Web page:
Tanzania to Benefit from a Massive Investment of Sh47 Trillion in Carbon Trading

Carbon offsets are intended to mitigate the effects of climate change, and Tanzania is on the verge of a new age, one in which the carbon market can provide major benefits to the environment, local people, and the National Treasury.

Producing and selling carbon offsets is finally becoming a lucrative business in Tanzania, with the government reported to have attracted over 20 companies that are set to invest over $20 billion (Sh46.9 trillion).

Minister of State in the Vice President’s Office (Union and Environment), Dr Selemani Jafo, said since the regulations and guidelines on carbon trading were adopted last October the investment has attracted more than $1 billion (Sh2.3 trillion), which will be mobilised annually through carbon trading across the nation.

He was speaking yesterday during the High-level Inter-Ministerial Dialogue on Carbon Trading in Tanzania, organised by the Tanzania Private Sector Foundation (TPSF).

While carbon offsets are meant to address climate change effects, Tanzania stands at the threshold of a new era, one in which the carbon market can yield significant benefits for the environment, local communities, and the National Treasury.

One carbon offset, which is equal to one metric ton of carbon or other greenhouse gas (GHG), is sold at $65 (about Sh152,100).

Dr Jafo said carbon trading will contribute to the country’s Nationally Determined Contributions (NDCs), which targets reducing 30-35 percent of GHG emissions by 2030.

“We need to establish further cooperation between Tanzania and carbon credit investors and partners for our economy and future generations,” said Dr Jafo.

“We are committed to supporting all investors and stakeholders in carbon trading in our country.”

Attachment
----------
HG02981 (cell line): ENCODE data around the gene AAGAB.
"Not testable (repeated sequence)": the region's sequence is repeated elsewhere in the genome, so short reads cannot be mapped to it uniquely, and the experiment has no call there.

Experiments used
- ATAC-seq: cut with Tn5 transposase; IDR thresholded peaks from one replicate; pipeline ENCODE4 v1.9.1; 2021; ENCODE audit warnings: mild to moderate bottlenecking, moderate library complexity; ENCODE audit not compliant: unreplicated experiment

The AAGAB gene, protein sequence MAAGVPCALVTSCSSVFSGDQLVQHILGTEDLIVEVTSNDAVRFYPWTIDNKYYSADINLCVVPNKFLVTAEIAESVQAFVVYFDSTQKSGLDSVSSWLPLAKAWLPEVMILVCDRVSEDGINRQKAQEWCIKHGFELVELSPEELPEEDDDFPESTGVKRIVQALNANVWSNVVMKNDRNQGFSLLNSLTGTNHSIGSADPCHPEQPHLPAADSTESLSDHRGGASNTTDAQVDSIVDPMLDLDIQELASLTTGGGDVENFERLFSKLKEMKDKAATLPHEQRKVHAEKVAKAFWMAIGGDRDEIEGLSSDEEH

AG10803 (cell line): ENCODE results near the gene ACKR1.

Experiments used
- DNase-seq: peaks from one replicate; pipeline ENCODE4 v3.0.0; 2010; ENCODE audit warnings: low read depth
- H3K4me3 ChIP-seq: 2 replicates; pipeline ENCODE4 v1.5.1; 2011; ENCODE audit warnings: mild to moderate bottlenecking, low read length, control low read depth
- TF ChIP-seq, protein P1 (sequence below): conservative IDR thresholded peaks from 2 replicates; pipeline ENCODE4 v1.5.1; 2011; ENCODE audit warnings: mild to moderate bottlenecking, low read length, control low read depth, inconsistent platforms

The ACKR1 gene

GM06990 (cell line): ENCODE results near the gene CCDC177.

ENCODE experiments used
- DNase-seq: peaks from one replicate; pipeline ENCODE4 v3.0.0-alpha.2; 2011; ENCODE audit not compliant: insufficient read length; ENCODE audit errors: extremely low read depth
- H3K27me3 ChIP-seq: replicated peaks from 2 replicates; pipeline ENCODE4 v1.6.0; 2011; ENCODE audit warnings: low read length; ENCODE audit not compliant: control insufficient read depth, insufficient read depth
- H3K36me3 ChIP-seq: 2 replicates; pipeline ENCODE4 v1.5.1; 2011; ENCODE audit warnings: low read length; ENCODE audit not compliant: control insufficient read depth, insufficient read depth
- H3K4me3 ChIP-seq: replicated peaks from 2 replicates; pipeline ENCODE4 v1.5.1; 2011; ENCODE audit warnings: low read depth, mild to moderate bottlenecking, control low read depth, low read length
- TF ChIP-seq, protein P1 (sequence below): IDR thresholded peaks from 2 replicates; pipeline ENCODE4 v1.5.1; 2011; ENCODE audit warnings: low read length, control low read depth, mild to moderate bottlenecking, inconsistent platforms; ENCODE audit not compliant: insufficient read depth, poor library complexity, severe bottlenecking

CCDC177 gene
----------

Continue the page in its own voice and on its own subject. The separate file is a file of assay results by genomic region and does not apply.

Deputy minister for Natural Resources and Tourism Mary Masanja said the applications of over 20 companies had been received by the Tanzania Forest Service Agency (TFS), Tanzania Wildlife Management Authority (Tawa), Tanzania National Parks Authority (Tanapa) and Ngorongoro Conservation Area Authority (NCAA).

The investors, said Ms Masanja, are from Kenya, Russia, Singapore, USA, Canada, United Arab Emirates (UAE), Switzerland, Estonia and Italy.

“We have already entered into a Memorandum of Understanding with some companies, and talks with others under the coordination of the National Carbon Monitoring Centre, are in progress.”

She said that the companies are set to invest in the central government’s reserve forests, village forests, tree planting programmes community-based wildlife management areas, and game reserves, among others.

Ms Masanja said Tanzania has 48 million hectares of reserved forests, which is an opportunity for the carbon trade.

“With the introduction of the carbon trade regulations, we are optimistic that citizens will stop cutting down trees, and instead capitalise on the available potential,” underscored Ms Masanja.

TPSF executive director Raphael Maganga said that in this era of rapid global transformation, it is crucial for Tanzania to position itself strategically in the carbon market.

“With over 51 percent of the land covered with forests, Tanzania has a unique opportunity to capitalize on our rich natural resources,” said Mr Maganga.

“We need to embrace renewable energy solutions and implement environmentally friendly projects that will attract investment, create jobs and contribute to our economic growth.”

Mr Maganga said if Tanzania is to attract more investors in carbon trading, it is imperative that it does not deter potential investors with excessive fees and bureaucratic hurdles.

“Instead, let us focus on maintaining a simple and attractive regulatory framework as per the blueprint that positions Tanzania as the most favourable investment destination for the nascent carbon industry,” he recommended.

“Simplifying and streamlining regulations is key to attracting both foreign and domestic investors.”

 “By trading carbon credits, we have the potential to foster innovative solutions, encourage technological advancements, and protect our planet for future generations,” said Mr Maganga.

“And as the Tanzania private sector, we have a Call to Action, we must act now.

Tanzania Investment Centre (TIC) principal investment officer Nestory Kissima said the government was set to prepare a special package for carbon trading.

“Carbon trading is of paramount importance. You cannot take it lightly,” asserted Mr Kissima.

Reports have it that the value of the global carbon market soared 13.5 percent in 2022 to a record high of 865 billion euros.

This growth was mainly due to an increased demand for carbon permits, which culminated in surging prices.


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